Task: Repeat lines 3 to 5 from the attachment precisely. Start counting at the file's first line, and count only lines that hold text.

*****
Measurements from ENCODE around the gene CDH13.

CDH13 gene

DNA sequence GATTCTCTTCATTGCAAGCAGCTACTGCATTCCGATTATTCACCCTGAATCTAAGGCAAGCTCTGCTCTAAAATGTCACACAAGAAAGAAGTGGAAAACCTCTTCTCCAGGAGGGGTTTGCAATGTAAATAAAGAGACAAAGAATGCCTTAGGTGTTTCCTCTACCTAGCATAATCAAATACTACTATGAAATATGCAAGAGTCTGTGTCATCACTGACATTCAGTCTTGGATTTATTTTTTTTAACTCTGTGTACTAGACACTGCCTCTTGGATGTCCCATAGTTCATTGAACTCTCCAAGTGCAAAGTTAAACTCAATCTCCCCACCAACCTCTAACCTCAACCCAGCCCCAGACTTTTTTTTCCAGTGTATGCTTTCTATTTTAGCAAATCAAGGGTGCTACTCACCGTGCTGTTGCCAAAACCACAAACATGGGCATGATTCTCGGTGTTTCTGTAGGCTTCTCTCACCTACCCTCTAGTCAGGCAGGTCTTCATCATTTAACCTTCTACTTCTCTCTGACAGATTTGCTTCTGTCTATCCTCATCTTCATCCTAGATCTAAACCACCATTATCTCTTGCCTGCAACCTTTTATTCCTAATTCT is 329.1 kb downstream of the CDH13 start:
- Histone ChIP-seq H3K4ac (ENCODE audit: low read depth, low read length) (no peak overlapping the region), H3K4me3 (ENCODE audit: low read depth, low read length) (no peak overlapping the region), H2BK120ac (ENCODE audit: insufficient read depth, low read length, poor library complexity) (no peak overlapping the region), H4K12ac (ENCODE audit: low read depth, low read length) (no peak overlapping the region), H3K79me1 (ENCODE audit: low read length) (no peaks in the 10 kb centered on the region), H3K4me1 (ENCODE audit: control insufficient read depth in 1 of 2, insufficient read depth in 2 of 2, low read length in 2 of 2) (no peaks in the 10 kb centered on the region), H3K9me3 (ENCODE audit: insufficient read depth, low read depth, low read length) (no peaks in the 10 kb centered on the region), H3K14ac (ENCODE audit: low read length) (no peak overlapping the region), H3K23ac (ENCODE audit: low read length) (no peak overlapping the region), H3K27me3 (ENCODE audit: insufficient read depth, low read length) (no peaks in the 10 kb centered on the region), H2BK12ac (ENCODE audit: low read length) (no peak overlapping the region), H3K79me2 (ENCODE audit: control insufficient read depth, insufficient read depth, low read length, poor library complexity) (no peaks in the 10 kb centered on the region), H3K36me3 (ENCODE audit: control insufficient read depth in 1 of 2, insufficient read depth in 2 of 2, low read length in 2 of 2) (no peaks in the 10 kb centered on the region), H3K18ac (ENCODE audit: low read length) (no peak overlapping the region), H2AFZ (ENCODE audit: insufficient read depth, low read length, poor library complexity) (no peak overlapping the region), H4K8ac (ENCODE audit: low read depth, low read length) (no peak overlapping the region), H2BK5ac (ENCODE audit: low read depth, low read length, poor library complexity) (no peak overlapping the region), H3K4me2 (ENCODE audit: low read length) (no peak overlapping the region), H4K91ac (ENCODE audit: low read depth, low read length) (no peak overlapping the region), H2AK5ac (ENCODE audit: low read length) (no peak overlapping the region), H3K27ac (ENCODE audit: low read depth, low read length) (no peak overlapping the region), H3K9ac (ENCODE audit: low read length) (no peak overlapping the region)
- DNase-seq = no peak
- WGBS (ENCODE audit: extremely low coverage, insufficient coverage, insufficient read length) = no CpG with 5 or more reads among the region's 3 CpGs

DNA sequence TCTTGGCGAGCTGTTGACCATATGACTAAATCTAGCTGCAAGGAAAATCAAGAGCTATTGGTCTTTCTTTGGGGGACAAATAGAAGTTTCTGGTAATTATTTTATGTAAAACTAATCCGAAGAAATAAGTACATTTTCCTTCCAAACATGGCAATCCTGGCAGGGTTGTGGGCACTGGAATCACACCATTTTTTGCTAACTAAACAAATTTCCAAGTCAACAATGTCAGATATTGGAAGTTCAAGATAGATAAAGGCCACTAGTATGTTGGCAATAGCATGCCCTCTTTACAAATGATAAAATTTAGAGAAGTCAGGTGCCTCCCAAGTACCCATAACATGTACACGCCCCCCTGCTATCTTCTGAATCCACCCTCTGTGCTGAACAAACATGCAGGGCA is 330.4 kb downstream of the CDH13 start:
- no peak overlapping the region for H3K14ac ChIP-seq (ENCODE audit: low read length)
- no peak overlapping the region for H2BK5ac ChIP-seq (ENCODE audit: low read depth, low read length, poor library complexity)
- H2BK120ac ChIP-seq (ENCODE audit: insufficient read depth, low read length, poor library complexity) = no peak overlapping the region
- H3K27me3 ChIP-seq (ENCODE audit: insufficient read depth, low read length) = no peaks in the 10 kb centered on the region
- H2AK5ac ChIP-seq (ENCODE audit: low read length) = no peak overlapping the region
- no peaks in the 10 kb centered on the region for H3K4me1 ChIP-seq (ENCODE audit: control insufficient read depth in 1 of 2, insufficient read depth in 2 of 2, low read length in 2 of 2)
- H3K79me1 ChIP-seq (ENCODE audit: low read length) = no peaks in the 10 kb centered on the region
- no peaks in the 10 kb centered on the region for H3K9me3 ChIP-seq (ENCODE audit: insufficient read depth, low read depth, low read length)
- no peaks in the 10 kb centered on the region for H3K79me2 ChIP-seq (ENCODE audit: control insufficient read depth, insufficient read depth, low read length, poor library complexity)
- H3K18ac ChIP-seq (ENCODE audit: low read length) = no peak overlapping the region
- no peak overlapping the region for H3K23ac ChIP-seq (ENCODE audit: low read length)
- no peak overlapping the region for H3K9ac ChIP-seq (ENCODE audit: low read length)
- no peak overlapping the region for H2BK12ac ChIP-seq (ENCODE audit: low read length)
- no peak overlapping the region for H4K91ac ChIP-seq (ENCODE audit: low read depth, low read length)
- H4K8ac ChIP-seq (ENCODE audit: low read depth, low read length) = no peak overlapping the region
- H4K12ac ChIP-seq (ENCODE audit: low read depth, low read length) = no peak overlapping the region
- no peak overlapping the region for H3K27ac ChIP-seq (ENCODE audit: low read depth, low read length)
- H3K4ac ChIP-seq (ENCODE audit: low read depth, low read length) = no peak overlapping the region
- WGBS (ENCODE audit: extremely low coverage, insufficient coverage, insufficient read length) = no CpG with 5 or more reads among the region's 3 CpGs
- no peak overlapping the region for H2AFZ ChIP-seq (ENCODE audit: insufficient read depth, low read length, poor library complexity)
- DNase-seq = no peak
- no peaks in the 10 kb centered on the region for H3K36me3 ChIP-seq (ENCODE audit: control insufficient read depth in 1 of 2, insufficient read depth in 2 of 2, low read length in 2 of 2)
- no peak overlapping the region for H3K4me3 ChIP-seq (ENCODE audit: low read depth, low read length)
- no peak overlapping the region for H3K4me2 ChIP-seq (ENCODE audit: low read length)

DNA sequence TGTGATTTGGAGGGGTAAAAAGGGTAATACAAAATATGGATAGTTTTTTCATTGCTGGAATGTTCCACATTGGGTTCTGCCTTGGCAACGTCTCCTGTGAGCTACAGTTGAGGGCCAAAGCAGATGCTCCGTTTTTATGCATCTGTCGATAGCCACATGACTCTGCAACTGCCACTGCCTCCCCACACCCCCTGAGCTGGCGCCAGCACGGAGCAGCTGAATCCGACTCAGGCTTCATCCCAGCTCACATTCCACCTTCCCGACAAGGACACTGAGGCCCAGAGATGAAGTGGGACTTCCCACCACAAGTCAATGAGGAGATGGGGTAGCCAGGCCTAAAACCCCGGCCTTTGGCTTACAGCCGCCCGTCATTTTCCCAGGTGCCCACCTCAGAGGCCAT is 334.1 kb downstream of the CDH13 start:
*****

DNA sequence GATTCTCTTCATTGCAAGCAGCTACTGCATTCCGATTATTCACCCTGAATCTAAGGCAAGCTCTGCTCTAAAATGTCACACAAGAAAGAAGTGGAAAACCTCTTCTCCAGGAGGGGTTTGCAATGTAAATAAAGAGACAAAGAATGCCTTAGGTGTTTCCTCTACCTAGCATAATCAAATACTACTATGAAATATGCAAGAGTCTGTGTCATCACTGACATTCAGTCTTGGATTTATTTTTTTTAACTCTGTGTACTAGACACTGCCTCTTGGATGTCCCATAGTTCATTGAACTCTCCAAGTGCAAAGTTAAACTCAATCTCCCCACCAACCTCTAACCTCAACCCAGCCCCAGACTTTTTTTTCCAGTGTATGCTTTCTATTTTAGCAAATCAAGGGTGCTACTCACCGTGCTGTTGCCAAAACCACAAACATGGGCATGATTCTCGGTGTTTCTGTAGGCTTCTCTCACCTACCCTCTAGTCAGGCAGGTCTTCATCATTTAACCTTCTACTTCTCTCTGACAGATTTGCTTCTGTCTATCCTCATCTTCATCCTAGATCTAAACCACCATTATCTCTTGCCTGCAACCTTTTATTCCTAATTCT is 329.1 kb downstream of the CDH13 start:
- Histone ChIP-seq H3K4ac (ENCODE audit: low read depth, low read length) (no peak overlapping the region), H3K4me3 (ENCODE audit: low read depth, low read length) (no peak overlapping the region), H2BK120ac (ENCODE audit: insufficient read depth, low read length, poor library complexity) (no peak overlapping the region), H4K12ac (ENCODE audit: low read depth, low read length) (no peak overlapping the region), H3K79me1 (ENCODE audit: low read length) (no peaks in the 10 kb centered on the region), H3K4me1 (ENCODE audit: control insufficient read depth in 1 of 2, insufficient read depth in 2 of 2, low read length in 2 of 2) (no peaks in the 10 kb centered on the region), H3K9me3 (ENCODE audit: insufficient read depth, low read depth, low read length) (no peaks in the 10 kb centered on the region), H3K14ac (ENCODE audit: low read length) (no peak overlapping the region), H3K23ac (ENCODE audit: low read length) (no peak overlapping the region), H3K27me3 (ENCODE audit: insufficient read depth, low read length) (no peaks in the 10 kb centered on the region), H2BK12ac (ENCODE audit: low read length) (no peak overlapping the region), H3K79me2 (ENCODE audit: control insufficient read depth, insufficient read depth, low read length, poor library complexity) (no peaks in the 10 kb centered on the region), H3K36me3 (ENCODE audit: control insufficient read depth in 1 of 2, insufficient read depth in 2 of 2, low read length in 2 of 2) (no peaks in the 10 kb centered on the region), H3K18ac (ENCODE audit: low read length) (no peak overlapping the region), H2AFZ (ENCODE audit: insufficient read depth, low read length, poor library complexity) (no peak overlapping the region), H4K8ac (ENCODE audit: low read depth, low read length) (no peak overlapping the region), H2BK5ac (ENCODE audit: low read depth, low read length, poor library complexity) (no peak overlapping the region), H3K4me2 (ENCODE audit: low read length) (no peak overlapping the region), H4K91ac (ENCODE audit: low read depth, low read length) (no peak overlapping the region), H2AK5ac (ENCODE audit: low read length) (no peak overlapping the region), H3K27ac (ENCODE audit: low read depth, low read length) (no peak overlapping the region), H3K9ac (ENCODE audit: low read length) (no peak overlapping the region)
- DNase-seq = no peak